A controversial cryptocurrency offering by an Auckland teen has been withdrawn, four days after the Herald reported possible misrepresentations in offer documents and the flagging of official concern by the Financial Markets Authority.

Ashutosh Sharma, a 19-year-old former Auckland Grammar student, set up e-commerce site Sell My Good in August and last week launched an associated initial coin offering SMG E-Cash.

But less than a week after the offer was kicked off with a social-media campaign, Sharma this morning announced it was all over.

"Sell My Good has decided to withdraw its ICO due to the serious hacking of our website over the weekend and concerns expressed by the FMA about the accuracy of some of the statements within our white paper," a statement posted on the company's Facebook page said.


The "hacking" reference appears to be an explanation as to what lay behind the Sell My Good site going offline over the weekend. Despite displaying the word "no" to people trying to access it for the past three days, on the site's Facebook pages with 110,000 likes there were no complaints from users about the downtime

In offer documents Sharma said he was seeking to raise $220m to develop a cyptocurrency that would underpin his apparently successful e-commerce site that he claimed had 5 million users and 10,000 new for-sale listings daily.

A Herald investigation found the offer document made claims that appeared to inflate traffic and economic activity on Sell My Good by up to four orders of magnitude. Instead of 10,000 new listings a day, the site only displayed 17 in the past month.

Sharma stood by his statements, but was unable to explain the discepencies identified by the Herald and did not supply documentation his claims as promised.

The FMA said over the weekend it had concerns over the accuracy of statements made in offer documents for SMG E-Cash and these had not been addressed. The regulator advised New Zealand investors against handing to Sharma.

In a statement today, a spokesman for the regulator said it "expects investors to be provided with accurate and understandable information to assist then to make decisions relating to financial products ... When the FMA sees this has not happened we will take action to protect investors."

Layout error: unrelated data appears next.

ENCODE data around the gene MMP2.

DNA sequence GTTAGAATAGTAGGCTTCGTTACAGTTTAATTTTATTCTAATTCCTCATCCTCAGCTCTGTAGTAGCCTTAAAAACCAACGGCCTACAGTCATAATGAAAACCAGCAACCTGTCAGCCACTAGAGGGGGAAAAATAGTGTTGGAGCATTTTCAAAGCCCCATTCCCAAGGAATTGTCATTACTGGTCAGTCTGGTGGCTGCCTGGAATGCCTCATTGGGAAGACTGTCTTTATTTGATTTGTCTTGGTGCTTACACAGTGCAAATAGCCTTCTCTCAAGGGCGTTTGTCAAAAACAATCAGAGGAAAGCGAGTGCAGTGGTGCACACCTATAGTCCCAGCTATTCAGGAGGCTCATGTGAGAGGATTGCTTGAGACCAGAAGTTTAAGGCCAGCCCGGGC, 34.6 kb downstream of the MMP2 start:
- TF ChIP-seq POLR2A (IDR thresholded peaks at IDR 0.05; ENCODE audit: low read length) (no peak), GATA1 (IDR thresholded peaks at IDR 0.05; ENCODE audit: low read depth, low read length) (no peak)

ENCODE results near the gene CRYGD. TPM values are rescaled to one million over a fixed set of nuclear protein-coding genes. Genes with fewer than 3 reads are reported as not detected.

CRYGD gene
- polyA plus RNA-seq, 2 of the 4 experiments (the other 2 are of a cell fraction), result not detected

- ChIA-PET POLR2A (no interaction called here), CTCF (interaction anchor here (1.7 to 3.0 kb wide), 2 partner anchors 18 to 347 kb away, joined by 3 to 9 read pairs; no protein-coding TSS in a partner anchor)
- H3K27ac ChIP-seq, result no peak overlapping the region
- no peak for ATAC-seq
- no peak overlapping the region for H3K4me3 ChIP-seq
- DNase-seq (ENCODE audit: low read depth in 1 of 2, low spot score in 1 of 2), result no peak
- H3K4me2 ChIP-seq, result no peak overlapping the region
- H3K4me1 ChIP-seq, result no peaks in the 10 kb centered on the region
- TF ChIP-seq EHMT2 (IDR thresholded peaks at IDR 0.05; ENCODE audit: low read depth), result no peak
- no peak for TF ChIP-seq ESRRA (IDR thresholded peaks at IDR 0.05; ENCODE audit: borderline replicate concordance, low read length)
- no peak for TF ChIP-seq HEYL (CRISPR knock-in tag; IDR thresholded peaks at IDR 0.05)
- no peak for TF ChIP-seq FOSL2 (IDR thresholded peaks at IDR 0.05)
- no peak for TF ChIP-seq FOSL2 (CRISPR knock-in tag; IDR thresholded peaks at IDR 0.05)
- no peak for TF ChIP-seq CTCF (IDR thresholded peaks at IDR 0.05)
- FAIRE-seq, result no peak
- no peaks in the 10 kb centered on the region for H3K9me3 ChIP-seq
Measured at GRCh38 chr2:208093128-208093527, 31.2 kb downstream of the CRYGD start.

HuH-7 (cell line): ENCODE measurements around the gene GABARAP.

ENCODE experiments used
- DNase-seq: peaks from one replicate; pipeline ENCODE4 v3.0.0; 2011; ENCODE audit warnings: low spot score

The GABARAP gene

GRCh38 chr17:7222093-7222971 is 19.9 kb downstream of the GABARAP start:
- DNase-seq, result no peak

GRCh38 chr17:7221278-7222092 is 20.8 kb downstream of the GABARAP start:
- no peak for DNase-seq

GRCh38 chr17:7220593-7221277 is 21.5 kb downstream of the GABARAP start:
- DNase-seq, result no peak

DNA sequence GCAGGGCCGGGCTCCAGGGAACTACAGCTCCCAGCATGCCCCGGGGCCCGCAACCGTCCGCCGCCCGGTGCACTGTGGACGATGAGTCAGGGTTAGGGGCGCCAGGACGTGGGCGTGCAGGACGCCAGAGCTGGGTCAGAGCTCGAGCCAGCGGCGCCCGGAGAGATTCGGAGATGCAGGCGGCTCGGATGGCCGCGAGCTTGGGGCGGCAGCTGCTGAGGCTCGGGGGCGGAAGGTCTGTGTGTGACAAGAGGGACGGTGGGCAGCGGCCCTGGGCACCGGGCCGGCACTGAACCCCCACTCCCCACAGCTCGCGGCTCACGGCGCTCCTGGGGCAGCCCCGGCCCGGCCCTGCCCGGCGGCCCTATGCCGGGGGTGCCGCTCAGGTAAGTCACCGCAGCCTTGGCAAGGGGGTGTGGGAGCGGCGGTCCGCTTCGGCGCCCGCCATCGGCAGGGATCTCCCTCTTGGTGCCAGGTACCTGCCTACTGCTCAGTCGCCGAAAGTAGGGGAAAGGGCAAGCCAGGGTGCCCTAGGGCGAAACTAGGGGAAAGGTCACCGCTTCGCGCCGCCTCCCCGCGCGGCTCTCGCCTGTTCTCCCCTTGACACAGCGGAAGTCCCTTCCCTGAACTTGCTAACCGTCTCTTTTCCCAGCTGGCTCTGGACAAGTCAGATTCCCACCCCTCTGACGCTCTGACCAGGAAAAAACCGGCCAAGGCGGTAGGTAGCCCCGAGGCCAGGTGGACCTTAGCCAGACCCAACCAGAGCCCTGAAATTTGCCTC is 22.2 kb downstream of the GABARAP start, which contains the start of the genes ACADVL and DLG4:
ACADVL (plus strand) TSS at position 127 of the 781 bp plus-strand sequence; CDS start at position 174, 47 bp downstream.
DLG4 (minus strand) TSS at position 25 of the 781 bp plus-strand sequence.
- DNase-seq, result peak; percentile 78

Sell My Good has decided to withdraw its ICO due to the serious hacking of our website over the weekend and concerns...

Posted by Sell My Good on Monday, 27 November 2017

The Sell My Good statement said all money raised in the ICO - Sharma last week told the Herald he'd hauled in $2m from investors, mostly friends and family - would be refunded by December 4.

The withdrawal represents a backdown for Sharma, who last week criticised the FMA and threatened to reroute transactions through a South Pacific island nation if the regulator moved against his venture.


"They treated us as a joke. It's really bad, they think 'oh, he's a 19-year-old kid who knows nothing," Sharma last week said of the FMA.

Cyptocurrency is a new product - the most popular of which is Bitcoin - and regulators internationally are grappling with how the ventures fit into existing regulations - in New Zealand's case the Financial Markets Conduct Act.

A spokesperson for the FMA said it had recently released guidance for prospective ICOs urging offerers to talk early to establish whether their product was covered by the Act.

To date no ICO has been granted an exemption, and while Sell My Good had applied for one it pressed ahead with launching before hearing back.

The FMA issued a general caution to investors about the sector, and a spokesperson described ICOs as a "speculative, high-risk investment".

"Investors should also be aware of the common warning signs of a scam, as using crypto currencies can make you a target for scammers or businesses selling high risk investments. As a general rule people should be wary of investing in something if they don't understand how it works," the spokesperson said.

Alex Sims, associate professor in commercial law at the University of Auckland, said the ICO space was presently fluid with a wide variety of offerings in the market.

"If you're misrepresenting things of course that's a concern. And also, the worry is there are legitimate ICOs wanting to launch, but these things give it a really bad name. That's one of the reasons why China has banned them, because there were a lot of scams."

Sims said the FMA needed to allow ICOs to be set up in New Zealand, otherwise the business would go offshore - losing the country's capital and offering local investors no recourse to offshore ventures that went sour.

Sharma signalled the withdrawal of SMG E-Cash was not the end of his adventures in cryptocurrency, flagging the possibility of a new ICO next year.

"We have learnt a tremendous amount from the process and from the feedback we have received along the way," the Facebook statement said.

"One of those learnings will be to engage with the FMA and take legal advice as early as possible in the process."